The young woman stood at the podium and spoke to a quiet, tearful audience. “We just got married last October,” said Karnit Goldwasser, “and I can’t describe to you how my life was just turned upside down on that one day.”
Goldwasser’s husband is Ehud Goldwasser, one of the Israeli soldiers whose kidnapping by Hezbollah terrorists four weeks ago on Israel’s northern border sparked the current conflict.
Accompanied by her mother and father-in-law, as well as and Israeli Consul General Ehud Danoch, Goldwasser addressed some 500 local Iranian Jews at the Iranian American Jewish Federation’s (IAJF) synagogue in West Hollywood. They had gathered to hear her story and raise funds to support Israel. Members of the Iranian Jewish community pledged a total of almost $4 million for Israeli organizations aiding the victims of Hezbollah rocket attacks.
As Goldwasser spoke, the screen behind her filled with a slide show of photos from her wedding and honeymoon.
“I really want to have children with him one day,” Goldwasser said, “and not just dream about it. I was waiting for him to finish his time in the army before this happened, so we could finish college.”
Goldwasser remained collected and upbeat, even as the crowd was in tears. “You know my husband is someone who wants peace,” she said. “He’s not just a soldier. He enjoys playing guitar and mountain biking. We want to live our lives together.”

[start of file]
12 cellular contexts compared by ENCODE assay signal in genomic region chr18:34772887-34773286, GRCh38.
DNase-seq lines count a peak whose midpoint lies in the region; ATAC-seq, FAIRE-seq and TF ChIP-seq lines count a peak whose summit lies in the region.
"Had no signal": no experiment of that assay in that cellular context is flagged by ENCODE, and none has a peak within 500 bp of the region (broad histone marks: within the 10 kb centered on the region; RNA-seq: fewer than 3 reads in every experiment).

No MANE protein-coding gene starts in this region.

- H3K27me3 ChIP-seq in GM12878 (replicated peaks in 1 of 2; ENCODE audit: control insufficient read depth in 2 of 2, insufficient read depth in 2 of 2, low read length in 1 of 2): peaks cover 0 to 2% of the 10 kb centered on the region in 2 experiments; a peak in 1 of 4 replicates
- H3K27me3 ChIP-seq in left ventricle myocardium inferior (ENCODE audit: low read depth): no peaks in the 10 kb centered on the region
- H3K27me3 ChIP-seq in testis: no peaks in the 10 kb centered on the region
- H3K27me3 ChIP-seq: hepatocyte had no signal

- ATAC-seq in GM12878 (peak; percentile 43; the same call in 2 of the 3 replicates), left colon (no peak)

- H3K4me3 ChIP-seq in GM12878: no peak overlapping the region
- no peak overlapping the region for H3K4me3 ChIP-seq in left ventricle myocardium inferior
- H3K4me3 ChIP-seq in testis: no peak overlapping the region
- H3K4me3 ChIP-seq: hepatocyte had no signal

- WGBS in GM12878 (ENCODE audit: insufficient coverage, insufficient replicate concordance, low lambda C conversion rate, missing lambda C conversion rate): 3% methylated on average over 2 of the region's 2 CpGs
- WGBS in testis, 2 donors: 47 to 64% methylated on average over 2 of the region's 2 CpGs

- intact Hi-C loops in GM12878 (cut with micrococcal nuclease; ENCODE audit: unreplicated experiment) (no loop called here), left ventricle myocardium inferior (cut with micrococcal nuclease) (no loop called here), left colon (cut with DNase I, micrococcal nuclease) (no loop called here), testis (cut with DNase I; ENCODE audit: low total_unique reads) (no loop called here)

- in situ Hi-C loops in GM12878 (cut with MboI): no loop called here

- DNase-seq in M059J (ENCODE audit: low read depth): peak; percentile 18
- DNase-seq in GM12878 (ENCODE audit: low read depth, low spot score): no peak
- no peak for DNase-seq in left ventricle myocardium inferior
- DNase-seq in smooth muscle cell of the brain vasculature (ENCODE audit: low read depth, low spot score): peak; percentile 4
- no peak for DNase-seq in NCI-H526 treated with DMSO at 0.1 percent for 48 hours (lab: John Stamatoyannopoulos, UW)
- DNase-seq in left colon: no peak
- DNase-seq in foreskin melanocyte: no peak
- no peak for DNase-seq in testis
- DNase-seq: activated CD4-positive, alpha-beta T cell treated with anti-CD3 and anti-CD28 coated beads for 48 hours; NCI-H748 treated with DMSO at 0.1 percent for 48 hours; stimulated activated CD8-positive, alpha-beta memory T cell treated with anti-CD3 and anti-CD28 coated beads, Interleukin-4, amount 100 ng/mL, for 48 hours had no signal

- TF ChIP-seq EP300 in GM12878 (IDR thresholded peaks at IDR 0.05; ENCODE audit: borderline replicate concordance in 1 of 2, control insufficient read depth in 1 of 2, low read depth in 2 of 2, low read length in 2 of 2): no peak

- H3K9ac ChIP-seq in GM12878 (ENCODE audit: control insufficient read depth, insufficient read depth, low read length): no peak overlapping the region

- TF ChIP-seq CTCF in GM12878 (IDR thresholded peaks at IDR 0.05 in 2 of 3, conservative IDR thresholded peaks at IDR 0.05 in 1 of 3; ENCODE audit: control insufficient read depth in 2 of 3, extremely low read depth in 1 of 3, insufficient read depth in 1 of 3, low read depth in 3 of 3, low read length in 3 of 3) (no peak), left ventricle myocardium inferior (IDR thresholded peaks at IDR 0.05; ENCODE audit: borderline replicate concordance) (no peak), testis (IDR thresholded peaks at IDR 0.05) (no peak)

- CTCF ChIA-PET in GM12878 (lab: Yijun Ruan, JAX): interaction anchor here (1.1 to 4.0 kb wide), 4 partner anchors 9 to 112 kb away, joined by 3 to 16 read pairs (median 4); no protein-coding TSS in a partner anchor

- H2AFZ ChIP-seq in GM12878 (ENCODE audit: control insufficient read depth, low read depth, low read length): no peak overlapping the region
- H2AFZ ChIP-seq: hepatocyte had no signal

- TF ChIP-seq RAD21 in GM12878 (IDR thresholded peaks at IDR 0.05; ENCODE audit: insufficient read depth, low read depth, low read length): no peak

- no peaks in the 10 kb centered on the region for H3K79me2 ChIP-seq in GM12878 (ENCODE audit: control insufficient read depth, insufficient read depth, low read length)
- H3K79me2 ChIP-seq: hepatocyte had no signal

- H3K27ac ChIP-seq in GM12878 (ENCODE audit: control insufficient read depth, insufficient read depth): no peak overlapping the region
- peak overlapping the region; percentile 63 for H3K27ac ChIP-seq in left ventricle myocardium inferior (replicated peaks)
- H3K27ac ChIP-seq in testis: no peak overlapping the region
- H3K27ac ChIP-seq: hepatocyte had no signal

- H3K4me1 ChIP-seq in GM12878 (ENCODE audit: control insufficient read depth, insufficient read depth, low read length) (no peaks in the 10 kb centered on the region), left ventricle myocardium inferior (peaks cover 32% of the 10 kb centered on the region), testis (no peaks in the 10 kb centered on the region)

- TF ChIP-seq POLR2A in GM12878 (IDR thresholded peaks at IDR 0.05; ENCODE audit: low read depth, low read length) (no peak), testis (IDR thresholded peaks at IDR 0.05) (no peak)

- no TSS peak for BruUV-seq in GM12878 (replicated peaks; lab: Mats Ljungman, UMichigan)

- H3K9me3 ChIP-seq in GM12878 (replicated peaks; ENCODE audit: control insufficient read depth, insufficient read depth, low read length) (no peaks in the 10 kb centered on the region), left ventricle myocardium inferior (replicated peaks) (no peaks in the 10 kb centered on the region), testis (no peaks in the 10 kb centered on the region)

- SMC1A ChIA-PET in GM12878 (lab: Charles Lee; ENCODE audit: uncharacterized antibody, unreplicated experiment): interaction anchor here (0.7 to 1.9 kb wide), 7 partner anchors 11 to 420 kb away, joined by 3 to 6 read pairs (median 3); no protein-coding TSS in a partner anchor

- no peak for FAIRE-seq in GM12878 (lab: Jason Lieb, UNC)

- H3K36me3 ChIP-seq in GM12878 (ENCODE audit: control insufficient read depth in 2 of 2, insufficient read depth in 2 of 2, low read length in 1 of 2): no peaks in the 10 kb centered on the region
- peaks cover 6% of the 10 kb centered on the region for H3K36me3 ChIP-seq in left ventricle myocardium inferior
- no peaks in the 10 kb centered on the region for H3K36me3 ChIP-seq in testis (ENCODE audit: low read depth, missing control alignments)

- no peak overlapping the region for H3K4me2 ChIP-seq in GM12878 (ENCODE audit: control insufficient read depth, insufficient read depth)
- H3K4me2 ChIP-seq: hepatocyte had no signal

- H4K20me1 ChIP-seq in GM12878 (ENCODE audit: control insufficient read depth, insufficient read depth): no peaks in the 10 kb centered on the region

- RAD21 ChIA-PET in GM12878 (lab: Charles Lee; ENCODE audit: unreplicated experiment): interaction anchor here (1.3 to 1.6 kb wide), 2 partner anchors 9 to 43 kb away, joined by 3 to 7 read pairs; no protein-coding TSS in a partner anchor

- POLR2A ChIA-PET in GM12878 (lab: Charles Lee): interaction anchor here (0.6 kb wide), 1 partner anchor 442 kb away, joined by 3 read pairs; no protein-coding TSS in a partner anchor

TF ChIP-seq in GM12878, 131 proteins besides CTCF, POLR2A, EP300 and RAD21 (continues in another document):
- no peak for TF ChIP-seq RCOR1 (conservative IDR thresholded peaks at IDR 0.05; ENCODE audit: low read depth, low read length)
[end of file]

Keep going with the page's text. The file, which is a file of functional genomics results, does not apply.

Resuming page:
“You are our family today and I want to thank you for your support.” Donations during the event totaled $1.8 million. But before the evening’s end, Iranian Jewish businessman and philanthropist Youness Nazarian announced he would match dollar for dollar whatever amount of funds the IAJF had generated.
The emotional evening capped weeks of urgent fundraising on behalf of Israel by the 30,000 strong Iranian Jews living in Southern California and 15,000 Iranian Jews living in New York.
The giving has special meaning for Jews who not long ago enjoyed the umbrella of protection Israel offered them while living in Iran. Now, they feel a sense of duty to support Israel at a time when it is being threatened by Iran.